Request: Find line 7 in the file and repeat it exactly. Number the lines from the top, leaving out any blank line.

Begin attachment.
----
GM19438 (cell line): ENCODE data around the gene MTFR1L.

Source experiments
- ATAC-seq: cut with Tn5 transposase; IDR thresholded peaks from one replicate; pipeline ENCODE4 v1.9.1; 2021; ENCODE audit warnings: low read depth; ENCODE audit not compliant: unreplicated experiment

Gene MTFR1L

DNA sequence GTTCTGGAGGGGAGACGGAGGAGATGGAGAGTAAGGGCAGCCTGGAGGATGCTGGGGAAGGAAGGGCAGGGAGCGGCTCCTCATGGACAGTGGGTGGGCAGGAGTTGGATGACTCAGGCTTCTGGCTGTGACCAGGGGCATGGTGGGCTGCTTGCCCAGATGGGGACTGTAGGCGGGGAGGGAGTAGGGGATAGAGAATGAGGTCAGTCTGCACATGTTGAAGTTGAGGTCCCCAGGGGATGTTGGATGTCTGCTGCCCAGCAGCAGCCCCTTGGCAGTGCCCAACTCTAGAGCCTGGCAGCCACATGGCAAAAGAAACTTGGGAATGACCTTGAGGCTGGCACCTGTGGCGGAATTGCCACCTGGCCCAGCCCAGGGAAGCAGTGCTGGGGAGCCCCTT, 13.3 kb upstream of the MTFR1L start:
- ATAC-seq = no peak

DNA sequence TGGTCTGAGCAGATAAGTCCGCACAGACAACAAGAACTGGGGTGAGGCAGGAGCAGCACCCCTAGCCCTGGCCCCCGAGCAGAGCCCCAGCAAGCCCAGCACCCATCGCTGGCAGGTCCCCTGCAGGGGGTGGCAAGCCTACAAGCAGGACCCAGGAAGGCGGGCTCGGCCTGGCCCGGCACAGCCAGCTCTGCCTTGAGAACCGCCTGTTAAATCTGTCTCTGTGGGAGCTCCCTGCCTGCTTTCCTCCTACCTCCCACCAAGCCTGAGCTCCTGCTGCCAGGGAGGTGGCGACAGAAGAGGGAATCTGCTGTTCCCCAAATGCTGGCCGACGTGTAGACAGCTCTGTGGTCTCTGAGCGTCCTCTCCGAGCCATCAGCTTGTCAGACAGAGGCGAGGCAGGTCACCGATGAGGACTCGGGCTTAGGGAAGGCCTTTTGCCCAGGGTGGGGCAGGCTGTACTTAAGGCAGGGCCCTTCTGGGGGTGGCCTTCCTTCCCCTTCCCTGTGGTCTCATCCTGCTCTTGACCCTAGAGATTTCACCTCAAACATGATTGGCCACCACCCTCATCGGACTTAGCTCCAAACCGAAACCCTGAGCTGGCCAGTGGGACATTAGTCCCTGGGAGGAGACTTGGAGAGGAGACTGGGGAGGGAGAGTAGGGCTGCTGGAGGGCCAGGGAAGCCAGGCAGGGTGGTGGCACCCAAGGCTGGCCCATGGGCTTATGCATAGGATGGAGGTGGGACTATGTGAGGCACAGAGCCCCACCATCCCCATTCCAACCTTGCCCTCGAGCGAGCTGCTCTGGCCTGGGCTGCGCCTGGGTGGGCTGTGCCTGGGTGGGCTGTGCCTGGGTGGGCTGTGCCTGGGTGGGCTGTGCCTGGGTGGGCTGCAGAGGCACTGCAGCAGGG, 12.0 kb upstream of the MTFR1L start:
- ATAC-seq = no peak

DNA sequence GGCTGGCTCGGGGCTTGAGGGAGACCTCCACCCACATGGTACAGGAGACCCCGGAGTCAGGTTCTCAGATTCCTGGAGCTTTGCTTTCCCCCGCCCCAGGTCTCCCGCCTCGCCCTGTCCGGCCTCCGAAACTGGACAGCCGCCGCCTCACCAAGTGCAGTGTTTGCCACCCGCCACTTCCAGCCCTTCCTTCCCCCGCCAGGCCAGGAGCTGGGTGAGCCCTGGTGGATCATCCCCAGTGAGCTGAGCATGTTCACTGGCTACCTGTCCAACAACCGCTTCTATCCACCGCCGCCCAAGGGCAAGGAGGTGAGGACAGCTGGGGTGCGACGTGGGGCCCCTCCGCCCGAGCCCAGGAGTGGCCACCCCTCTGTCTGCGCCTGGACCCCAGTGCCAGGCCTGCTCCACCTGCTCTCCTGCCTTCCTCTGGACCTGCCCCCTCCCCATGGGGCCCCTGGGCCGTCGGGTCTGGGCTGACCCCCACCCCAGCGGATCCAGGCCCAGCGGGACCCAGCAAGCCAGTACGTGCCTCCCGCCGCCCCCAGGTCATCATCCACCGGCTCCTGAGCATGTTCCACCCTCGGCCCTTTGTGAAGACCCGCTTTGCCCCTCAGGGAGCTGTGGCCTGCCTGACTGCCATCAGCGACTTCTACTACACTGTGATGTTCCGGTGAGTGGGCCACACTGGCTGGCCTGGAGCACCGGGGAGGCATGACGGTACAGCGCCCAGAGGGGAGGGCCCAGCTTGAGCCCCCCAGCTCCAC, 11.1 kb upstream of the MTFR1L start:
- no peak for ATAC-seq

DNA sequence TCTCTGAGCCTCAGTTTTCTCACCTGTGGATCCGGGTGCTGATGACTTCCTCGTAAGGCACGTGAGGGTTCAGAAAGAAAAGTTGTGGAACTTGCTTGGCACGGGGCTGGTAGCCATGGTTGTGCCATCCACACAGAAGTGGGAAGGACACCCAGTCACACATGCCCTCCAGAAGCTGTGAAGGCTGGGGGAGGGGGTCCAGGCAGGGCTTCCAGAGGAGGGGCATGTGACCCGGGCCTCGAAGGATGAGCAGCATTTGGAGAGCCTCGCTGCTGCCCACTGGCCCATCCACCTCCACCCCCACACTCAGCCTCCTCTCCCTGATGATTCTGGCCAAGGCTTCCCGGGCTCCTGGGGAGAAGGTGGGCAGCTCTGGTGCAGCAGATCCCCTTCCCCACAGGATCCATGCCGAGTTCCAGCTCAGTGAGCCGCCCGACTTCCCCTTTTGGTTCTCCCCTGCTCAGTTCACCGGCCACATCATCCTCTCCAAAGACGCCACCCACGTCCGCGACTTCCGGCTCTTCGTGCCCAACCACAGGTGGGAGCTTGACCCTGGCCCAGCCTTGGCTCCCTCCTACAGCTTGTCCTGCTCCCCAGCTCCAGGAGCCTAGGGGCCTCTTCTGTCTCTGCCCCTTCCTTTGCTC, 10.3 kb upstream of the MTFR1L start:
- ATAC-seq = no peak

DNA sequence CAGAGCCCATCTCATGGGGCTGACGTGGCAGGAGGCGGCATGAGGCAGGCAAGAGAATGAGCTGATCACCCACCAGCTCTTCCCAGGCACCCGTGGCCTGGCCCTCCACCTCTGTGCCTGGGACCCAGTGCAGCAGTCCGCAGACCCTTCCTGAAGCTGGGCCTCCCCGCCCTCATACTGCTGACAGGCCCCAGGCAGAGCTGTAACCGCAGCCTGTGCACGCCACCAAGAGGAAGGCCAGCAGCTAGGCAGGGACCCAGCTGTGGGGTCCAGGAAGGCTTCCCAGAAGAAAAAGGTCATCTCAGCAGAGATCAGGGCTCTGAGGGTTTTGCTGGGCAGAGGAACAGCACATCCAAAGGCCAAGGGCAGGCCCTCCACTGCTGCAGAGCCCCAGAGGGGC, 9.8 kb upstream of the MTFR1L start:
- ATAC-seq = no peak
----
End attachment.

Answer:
DNA sequence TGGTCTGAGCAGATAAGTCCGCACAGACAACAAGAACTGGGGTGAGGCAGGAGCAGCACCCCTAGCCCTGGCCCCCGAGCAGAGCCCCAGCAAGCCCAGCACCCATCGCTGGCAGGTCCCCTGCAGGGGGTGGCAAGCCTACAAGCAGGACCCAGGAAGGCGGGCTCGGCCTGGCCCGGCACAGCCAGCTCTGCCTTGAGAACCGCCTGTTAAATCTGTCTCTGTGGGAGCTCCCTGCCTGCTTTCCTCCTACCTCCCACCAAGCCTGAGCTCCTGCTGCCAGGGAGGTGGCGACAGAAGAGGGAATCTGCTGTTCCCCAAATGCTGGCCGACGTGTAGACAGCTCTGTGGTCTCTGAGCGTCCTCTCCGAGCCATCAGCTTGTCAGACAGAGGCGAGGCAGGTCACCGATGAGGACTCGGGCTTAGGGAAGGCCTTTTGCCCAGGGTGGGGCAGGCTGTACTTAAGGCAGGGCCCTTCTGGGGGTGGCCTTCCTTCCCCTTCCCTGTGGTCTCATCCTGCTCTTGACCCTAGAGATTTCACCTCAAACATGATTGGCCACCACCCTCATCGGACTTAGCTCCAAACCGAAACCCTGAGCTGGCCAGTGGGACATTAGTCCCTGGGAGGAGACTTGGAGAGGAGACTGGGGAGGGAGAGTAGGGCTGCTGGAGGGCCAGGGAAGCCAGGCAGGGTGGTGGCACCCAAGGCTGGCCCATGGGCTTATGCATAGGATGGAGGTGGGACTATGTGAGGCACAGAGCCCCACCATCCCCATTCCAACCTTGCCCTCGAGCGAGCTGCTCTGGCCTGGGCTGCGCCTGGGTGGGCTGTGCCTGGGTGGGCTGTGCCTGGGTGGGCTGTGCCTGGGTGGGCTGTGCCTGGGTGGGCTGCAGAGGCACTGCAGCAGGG, 12.0 kb upstream of the MTFR1L start: